I’m wondering, too, if there are times when we don’t want to use white space, but want to tell the reader exactly what is going on. Here’s what we learn about Opal’s daddy, “the Preacher,” in Chapter 2  in Because of Winn Dixie: “My daddy is a good preacher and a nice man, but sometimes it’s hard for me to think about him as my daddy, because he spends so much time preaching or thinking about preaching or getting ready to preach…” “Sometimes he reminded me of a turtle hiding inside its shell, in there thinking about things and not ever sticking his head out into the world.” We have a  pretty complete picture here. There's not too much to guess about.

What’s the difference in these two instances?  Perhaps it comes down to what do we want the reader to pause over, to imagine? What is critical to the story? What do we have to make clear in order to move the story along? The daddy’s change is an important part of the story in Winn-Dixie, so we need to be clear where he is at the beginning. The mom’s relationship with Estelle in Newsgirl is almost a part of the setting. As such, we only need to know that both Mom and Estelle care about Amelia. We don’t need to pin down their relationship to each other.

All of this makes me want to look more carefully at my own writing to be sure I am telling what needs to be told and leaving room for the reader to make sense of some of the puzzles.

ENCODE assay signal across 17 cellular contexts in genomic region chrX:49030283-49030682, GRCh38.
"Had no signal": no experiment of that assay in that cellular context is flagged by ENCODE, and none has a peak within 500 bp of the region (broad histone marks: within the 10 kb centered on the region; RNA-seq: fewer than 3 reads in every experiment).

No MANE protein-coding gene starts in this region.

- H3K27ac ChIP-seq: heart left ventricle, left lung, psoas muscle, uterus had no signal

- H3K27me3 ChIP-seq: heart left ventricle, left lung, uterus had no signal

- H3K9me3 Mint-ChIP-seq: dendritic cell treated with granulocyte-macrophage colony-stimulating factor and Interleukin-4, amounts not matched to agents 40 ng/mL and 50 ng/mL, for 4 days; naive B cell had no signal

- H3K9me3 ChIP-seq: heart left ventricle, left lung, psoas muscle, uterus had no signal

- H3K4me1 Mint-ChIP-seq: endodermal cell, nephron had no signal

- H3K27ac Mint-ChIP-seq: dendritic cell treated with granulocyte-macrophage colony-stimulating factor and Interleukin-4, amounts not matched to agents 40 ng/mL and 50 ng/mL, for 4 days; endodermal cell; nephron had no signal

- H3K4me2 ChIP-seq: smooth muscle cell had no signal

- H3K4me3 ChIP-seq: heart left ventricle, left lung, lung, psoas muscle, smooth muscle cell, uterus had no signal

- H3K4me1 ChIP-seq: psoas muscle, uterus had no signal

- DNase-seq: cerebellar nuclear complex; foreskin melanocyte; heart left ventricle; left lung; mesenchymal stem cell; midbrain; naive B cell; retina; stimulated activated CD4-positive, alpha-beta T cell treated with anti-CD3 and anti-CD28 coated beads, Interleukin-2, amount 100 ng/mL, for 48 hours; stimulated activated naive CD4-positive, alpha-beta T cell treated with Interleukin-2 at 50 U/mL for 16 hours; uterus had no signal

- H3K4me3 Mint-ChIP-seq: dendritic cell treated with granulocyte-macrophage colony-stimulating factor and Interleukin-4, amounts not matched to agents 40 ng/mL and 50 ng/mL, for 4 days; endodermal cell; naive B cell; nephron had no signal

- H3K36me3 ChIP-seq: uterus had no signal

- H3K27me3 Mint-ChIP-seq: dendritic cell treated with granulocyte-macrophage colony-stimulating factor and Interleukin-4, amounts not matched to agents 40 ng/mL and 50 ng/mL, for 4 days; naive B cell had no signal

More later…maybe January.


  1. I love this. I'm fascinated by gaps in storytelling--what we leave for the reader to leap over.

  2. Me too, Anne. Makes me want to go through what I'm working on now and cut sections and see what happens to pacing, to plot.

  3. Yes! What's unsaid is as interesting as what is. As soon as I read this post I wanted to go back to my WIP and start pruning.

  4. Ah, how to find the perfect balance between too much and not enough--when we want a reader to fill in the blanks, when to keep them guessing and when we might want them to know everything. Thanks, Jackie!

  5. I told my daughter Sarah about this "space" question and she sent me a quote from one of her poems, "Stretchmarks": "Love is what's between the lines./We stopped writing notes." (She writes as Sadie Ducet.)